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Photo Credit: Charles LeClaire-USA TODAY Sports

Yamamoto and the Slide Rule

The NHL’s Collective Bargaining Agreement (CBA) is over 500 pages, with hundreds of different rules and definitions. Many of them require multiple readings to comprehend, and many have multiple bullet points outlining different scenarios covering contracts, free agency, waivers, grievances, insurance, rosters and much more.

One unique rule is the entry-level slide rule, and young Oilers forward Kailer Yamamoto could be impacted by it this season.

In layman’s terms the rule reads as such:

In the event a player who is signed to an entry-level contract and is 18 or 19 years old (on September 15th) does not play in a minimum of 10 NHL games in the first season of their ELC then their contract is considered to ‘slide’, or extend, by one year.

Yamamoto turns 20 on September 29th, but since he is only 19 years of age on September 15th he qualifies for the slide rule. AHL games do not count in the slide rule. If he plays ten NHL games (regular or playoffs) then his contract will kick in, but if not it will slide to next season.

We saw this last season with Janne Kuokkanen. Like Yamamoto, he was born in 1998, but he was drafted in 2016 because he is born in May. He was playing in Finland when he was drafted, so he was eligible to play in the AHL at 19. He went to the Carolina Hurricanes training camp last year, and played four games, but spent the majority of the season in the AHL. He was 19 on September 15th, 2017 and so he played all season in the AHL but his contract slid to this year. He still received his AHL salary, of course, but he qualified under the slide rule.

He will essentially play four years of pro hockey on his entry-level deal, and depending how this season goes for Yamamoto and the Oilers, we could see a similar situation in Edmonton.

DECISIONS

Obviously it could help the Oilers, salary cap-wise, in the future if Yamamoto plays fewer than ten NHL games this year. His entry level deal is $925,000, but his bonus structure has him maxed out at $230,000year. If he reached his bonues, which would only be two of his “A” bonuses (20 goals, 35 assists, 60 points, .73 ppg, top-six fwd in TOI, top-three fwd in +/-, NHL all-rookie team or selected to play in All-star game), then his max salary would be  $1.155 million.

If he becomes a top-six forward in the future he’d be an absolute bargain for potentially three NHL seasons after this year.

It is not ideal, financially, for Yamamoto, and I’m certain his goal is to make the team this year. I don’t expect the Oilers to keep him in the minors strictly to use the slide-rule, but it is an added bonus for them. Also, I don’t believe a year in the AHL will hinder his development at all. Many NHL players started their pro career in the AHL and it did not hinder them. I don’t worry about where a player was drafted. I care more about if he is ready to contribute at the NHL level. If Yamamoto is ready, great, but if he isn’t there is no reason to force the issue.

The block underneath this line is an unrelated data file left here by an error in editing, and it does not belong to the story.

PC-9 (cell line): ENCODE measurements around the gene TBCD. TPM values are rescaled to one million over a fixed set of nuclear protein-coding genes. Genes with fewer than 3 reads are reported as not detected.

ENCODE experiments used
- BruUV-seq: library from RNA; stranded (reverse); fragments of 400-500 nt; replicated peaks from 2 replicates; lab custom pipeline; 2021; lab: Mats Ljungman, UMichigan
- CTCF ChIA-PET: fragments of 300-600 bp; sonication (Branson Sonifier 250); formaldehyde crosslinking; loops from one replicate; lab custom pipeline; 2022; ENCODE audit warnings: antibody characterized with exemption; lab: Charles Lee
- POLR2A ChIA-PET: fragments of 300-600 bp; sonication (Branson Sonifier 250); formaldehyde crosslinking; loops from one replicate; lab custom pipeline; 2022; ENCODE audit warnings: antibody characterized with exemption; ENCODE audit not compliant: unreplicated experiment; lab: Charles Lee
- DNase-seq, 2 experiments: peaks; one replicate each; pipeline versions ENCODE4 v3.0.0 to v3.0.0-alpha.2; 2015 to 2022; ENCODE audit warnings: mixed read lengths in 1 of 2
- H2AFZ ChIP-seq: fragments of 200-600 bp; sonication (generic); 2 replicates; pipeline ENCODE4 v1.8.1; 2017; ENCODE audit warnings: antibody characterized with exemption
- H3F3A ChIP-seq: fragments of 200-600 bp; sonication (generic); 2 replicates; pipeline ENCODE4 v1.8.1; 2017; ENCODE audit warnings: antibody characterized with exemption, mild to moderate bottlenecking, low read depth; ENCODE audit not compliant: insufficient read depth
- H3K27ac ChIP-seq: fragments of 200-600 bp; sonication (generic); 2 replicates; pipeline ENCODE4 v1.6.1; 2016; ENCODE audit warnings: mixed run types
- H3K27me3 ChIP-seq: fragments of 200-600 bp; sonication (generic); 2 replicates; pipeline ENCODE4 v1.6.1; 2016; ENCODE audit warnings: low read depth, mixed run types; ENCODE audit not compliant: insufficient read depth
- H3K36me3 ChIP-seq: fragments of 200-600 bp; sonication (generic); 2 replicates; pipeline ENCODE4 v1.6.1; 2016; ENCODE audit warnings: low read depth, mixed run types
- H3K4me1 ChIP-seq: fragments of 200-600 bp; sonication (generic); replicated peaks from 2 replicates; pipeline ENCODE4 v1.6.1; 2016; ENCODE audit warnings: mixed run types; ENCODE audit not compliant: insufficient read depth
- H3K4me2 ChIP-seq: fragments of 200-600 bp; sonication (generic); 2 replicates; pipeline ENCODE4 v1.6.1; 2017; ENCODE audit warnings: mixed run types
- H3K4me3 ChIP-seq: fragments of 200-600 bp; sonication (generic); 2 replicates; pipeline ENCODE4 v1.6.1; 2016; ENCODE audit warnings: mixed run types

Yamamoto’s biggest challenge will be handling the strength of NHL players. He’s always had to endure playing against bigger players through minor hockey and junior, but the NHL is a much different beast. Many of the opposing players are five to ten years older than him. They will have a big advantage in experience and strength.

If Yamamoto isn’t noticeably better than Ty Rattie, Jesse Puljujarvi or any of the other right wingers he will be competiting against, he should start the season in the AHL. That doesn’t mean he has to stay there. If he plays well, or others struggle in Edmonton the Oilers can recall him at any point.

I doubt the slide-rule will be much of a factor in evaluating his NHL-readiness, but it is a unique rule which could help the Oilers in the future, both on the ice and within the salary cap.

Recently by Jason Gregor:

  • Dallas Eakins Hair

    Yamamoto is going to be a decent hockey player, but he isnt NHL ready. He needs to work on his strength and some of the weakness’s in his game but he need more AHL experience before he will be NHL ready. Has he got great potential, I believe so, but the game in the NHL is very fast and the players are a lot bigger for the most part. One of the things I noticed when Yamamoto played last year was bigger guys were having their way with him and he was easily geting pushed off the puck in battles with the bigger guys, give the kid credit though he didnt shy away, but no one wants to see him get hurt either which is why I say the oilers need to work with him on his strength and putting on a little muscle.
    Yamamoto has great hands and his offence is very good his defeneive side is lacking a little and it is one of the reasons he should go to the AHL and work on his strength and putting on some muscle and his defensive game.’

    There is a need for scoring with the Oil and we all know there are holes in the line up even still, but they do not need to rush Yamamoto, There have been lots of small players Yamamoto’s size who did very well in the NHL and Yamamoto can be one of them, just he needs more time in the AHL first plus his contract status and the rule only helps things with the situation Yamamoto falls under that you pointed out, so the Oilers should take advantage of it

  • FISTO Siltanen

    Unless he is head and shoulders better than what the Oilers have they absolutely must send him down and hopefully forget him.

    Maxing out his development now rather than watching him turn into a project later –
    ala Anthony Duclair – is a must with this team.

  • Redbird62

    Jason, can you clear something up for me? How does Yamamoto having played 9 games last year under his ELC contract, which allowed it to slide affect this. What you quoted from the CBA suggests only one slide already for last year and does not discuss the slide occurring for a second year.

    • OriginalPouzar

      Here is 9.1(d)(ii) (which deals with a 2nd slide):

      In the event that a Player signs his first SPC at age 18 and has had his SPC
      extended pursuant to Subsection (i), and such Player does not play at least
      ten (10) NHL Games in the second season under that SPC, then the term
      of his SPC and his number of years in the Entry Level System shall be
      extended for one (1) additional year.